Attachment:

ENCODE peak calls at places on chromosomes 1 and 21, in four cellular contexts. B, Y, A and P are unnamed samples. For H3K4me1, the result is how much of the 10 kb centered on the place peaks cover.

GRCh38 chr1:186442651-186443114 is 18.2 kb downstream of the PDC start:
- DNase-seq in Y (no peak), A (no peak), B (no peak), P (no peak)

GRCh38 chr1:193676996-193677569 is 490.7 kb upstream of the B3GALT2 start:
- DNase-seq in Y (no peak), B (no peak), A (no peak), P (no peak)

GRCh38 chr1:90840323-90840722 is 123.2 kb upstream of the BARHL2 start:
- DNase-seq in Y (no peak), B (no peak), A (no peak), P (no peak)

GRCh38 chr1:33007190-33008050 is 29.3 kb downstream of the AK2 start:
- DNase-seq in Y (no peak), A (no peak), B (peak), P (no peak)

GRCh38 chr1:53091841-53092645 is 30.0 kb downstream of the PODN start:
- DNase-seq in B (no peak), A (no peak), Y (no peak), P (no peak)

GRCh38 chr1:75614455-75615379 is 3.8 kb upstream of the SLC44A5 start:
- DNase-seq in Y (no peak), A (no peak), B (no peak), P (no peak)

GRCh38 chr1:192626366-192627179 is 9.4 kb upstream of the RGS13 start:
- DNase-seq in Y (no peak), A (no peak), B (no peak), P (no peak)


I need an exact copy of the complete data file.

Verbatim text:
ENCODE peak calls at places on chromosomes 1 and 21, in four cellular contexts. B, Y, A and P are unnamed samples. For H3K4me1, the result is how much of the 10 kb centered on the place peaks cover.

GRCh38 chr1:186442651-186443114 is 18.2 kb downstream of the PDC start:
- DNase-seq in Y (no peak), A (no peak), B (no peak), P (no peak)

GRCh38 chr1:193676996-193677569 is 490.7 kb upstream of the B3GALT2 start:
- DNase-seq in Y (no peak), B (no peak), A (no peak), P (no peak)

GRCh38 chr1:90840323-90840722 is 123.2 kb upstream of the BARHL2 start:
- DNase-seq in Y (no peak), B (no peak), A (no peak), P (no peak)

GRCh38 chr1:33007190-33008050 is 29.3 kb downstream of the AK2 start:
- DNase-seq in Y (no peak), A (no peak), B (peak), P (no peak)

GRCh38 chr1:53091841-53092645 is 30.0 kb downstream of the PODN start:
- DNase-seq in B (no peak), A (no peak), Y (no peak), P (no peak)

GRCh38 chr1:75614455-75615379 is 3.8 kb upstream of the SLC44A5 start:
- DNase-seq in Y (no peak), A (no peak), B (no peak), P (no peak)

GRCh38 chr1:192626366-192627179 is 9.4 kb upstream of the RGS13 start:
- DNase-seq in Y (no peak), A (no peak), B (no peak), P (no peak)